The Great Depression, Homelessness Today, and Criminal Justice Reform … by Alice ..

Dear Ones,

A video about the homeless encampments of the Great Depression, the situation in America today, and the solutions implemented by President Theodore Roosevelt long ago. What answers to this problem might be usefully considered today?

Also, American work furlough programs as the wave of the future for prisoners convicted of less notably violent crimes.

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HOW SAN FRANCISCO IS DEALING WITH ITS 6,000 HOMELESS

I recently perused an article that mentioned there are now 6,000 homeless in San Francisco:  “San Francisco Wants Homeless to Leave Tent Camp, But Some Vow to Fight,” by Thomas Fuller, 26 February 2016, http://www.nytimes.com/2016/02/27/us/san-francisco-wants-homeless-to-leave-tent-camp-but-some-vow-to-fight.html?_r=0

San Francisco’s response to this problem was to evacuate a tent city on Division Street, citing health problems. Of course, the larger problem is, what to do about the homeless all across America.

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THE SHANTYTOWNS OR ‘HOOVERVILLES’ OF THE GREAT DEPRESSION

This Wikipedia article describes the homeless encampments of the Great Depression: “Hooverville,” https://en.wikipedia.org/wiki/Hooverville In the early 1930s, millions were homeless. Those living on the streets numbered in the hundreds of thousands.

In bitter derision of then-President Herbert Hoover, homeless shantytowns were termed ‘Hoovervilles’.  Homeless families were camped out in New York’s Central Park. There were eight Hoovervilles in Seattle. There was a very large Hooverville in St. Louis as well, with 4 districts and its own mayor.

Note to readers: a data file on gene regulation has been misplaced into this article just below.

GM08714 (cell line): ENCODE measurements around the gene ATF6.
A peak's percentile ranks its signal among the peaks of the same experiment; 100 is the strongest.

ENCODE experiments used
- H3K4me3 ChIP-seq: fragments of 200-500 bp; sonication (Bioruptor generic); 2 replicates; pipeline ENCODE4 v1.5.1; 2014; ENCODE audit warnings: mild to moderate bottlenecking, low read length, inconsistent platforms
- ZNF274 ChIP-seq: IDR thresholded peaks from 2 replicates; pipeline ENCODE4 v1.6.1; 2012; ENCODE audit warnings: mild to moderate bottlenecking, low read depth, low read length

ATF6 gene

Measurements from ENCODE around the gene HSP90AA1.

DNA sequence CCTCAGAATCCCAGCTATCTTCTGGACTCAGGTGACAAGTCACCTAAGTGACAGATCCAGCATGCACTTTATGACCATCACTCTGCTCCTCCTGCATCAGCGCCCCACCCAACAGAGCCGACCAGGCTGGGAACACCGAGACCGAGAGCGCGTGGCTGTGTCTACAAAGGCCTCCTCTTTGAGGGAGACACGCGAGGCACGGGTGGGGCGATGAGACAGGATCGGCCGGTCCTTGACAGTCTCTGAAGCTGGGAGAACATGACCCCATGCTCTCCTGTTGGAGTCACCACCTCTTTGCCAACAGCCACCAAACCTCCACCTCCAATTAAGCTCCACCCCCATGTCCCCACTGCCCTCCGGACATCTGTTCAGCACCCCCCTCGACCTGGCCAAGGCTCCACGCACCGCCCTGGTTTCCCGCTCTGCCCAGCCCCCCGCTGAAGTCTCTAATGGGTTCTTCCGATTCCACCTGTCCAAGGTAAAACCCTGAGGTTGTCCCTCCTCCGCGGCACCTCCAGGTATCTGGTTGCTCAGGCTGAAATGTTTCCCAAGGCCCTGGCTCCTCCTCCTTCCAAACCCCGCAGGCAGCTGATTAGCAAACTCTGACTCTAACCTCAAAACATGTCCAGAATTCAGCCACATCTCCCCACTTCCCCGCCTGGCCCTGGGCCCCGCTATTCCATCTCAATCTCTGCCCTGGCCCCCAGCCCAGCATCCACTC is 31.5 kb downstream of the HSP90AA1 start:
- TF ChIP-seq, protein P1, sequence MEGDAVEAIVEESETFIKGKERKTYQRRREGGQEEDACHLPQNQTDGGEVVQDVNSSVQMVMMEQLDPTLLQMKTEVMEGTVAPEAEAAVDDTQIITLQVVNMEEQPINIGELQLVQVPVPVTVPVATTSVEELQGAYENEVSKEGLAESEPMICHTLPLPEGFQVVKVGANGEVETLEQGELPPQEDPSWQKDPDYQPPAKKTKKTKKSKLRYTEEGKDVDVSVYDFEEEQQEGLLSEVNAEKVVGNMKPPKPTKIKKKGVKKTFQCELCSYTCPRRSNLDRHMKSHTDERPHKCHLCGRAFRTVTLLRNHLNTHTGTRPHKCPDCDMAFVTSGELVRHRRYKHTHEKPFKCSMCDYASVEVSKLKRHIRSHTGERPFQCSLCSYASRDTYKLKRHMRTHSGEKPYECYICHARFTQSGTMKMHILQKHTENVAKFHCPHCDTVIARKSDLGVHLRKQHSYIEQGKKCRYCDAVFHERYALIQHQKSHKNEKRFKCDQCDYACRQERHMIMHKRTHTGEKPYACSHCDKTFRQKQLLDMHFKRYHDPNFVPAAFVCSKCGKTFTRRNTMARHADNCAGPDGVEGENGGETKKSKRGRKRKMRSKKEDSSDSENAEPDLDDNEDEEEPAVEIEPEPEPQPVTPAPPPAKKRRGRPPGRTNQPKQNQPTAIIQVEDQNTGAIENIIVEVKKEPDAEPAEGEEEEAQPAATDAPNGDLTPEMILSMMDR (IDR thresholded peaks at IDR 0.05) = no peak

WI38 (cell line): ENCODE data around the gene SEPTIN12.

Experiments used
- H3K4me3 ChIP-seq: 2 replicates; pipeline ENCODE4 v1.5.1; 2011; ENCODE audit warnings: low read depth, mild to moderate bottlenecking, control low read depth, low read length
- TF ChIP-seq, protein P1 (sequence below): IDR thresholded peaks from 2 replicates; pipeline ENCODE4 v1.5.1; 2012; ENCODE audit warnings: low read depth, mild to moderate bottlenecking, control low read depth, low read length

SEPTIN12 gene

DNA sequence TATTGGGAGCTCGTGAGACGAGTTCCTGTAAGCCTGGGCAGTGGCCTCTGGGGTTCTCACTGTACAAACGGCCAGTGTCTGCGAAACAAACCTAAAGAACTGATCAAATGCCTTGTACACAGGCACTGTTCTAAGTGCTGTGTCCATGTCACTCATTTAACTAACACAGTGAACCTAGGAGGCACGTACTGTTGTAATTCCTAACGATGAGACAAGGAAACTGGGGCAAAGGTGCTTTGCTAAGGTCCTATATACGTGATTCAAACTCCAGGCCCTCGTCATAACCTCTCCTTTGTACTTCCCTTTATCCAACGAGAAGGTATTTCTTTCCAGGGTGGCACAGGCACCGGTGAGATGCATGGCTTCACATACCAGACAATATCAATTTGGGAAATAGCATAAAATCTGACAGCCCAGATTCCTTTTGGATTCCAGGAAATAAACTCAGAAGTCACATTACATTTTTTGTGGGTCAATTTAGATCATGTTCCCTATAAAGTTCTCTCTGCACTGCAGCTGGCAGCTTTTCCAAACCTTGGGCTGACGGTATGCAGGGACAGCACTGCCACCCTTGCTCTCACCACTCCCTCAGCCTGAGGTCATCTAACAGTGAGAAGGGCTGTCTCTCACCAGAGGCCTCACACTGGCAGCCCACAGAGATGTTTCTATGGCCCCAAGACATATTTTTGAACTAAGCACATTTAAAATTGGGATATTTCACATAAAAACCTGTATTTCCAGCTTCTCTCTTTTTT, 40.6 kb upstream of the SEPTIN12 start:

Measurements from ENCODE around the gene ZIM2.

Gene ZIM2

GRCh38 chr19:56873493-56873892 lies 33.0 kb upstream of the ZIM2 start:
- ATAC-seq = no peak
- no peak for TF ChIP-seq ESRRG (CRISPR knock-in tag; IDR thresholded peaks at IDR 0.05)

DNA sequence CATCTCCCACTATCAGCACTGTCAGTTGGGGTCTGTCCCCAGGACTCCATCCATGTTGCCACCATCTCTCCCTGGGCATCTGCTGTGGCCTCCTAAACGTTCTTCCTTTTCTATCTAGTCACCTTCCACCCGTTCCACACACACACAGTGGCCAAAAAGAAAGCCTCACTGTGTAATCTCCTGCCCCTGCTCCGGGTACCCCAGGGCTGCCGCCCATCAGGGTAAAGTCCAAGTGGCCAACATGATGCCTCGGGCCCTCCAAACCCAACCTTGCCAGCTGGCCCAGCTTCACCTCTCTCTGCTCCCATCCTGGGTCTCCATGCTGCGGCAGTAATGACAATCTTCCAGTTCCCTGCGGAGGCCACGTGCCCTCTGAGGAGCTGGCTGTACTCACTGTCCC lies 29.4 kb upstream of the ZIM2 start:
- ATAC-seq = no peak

“The Bonus Army” was a group of World War I veterans who established a Hooverville in the District of Columbia. At its peak, this shantytown numbered 15,000 veterans seeking their benefits. Apparently, there was much violence surrounding this encampment. Here’s a photo of veterans fighting with law enforcement:

Bonus_marchers_05510_2004_001_a
“Photograph of Bonus Marchers,” Signal Corps Photographer, 1932 (1)

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The Bonus Army shantytown was finally burned down:

Evictbonusarmy“Shacks, put up by the Bonus Army on the Anacostia flats, Washington, D.C., burning after the battle with the military. The Capitol in the background,” Signal Corps Photographer (2)

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lossy-page1-732px-Unemployed_men_queued_outside_a_depression_soup_kitchen_opened_in_Chicago_by_Al_Capone,_02-1931_-_NARA_-_541927.tif“Unemployed men queued outside a depression soup kitchen opened in Chicago by Al Capone, 02/1931,” U.S. Information Agency (3)

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It looks like a similar situation existed in Houston in the 1930s:

Huts_and_unemployed_in_West_Houston_and_Mercer_St_by_Berenice_Abbott_in_Manhattan_in_1935“Huts and unemployed, West Houston and Mercer St., Manhattan,” Image ID: 482853,” by Berenice Abbott, 25 October 1935 (4)